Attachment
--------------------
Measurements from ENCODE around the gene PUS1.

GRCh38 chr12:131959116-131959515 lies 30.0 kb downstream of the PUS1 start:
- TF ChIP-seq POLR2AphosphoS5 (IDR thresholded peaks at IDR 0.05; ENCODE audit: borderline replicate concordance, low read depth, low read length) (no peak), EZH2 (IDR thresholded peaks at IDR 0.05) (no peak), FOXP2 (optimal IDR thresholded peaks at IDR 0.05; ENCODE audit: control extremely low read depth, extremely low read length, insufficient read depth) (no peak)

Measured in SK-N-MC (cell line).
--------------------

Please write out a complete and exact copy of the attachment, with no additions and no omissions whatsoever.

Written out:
Measurements from ENCODE around the gene PUS1.

GRCh38 chr12:131959116-131959515 lies 30.0 kb downstream of the PUS1 start:
- TF ChIP-seq POLR2AphosphoS5 (IDR thresholded peaks at IDR 0.05; ENCODE audit: borderline replicate concordance, low read depth, low read length) (no peak), EZH2 (IDR thresholded peaks at IDR 0.05) (no peak), FOXP2 (optimal IDR thresholded peaks at IDR 0.05; ENCODE audit: control extremely low read depth, extremely low read length, insufficient read depth) (no peak)

Measured in SK-N-MC (cell line).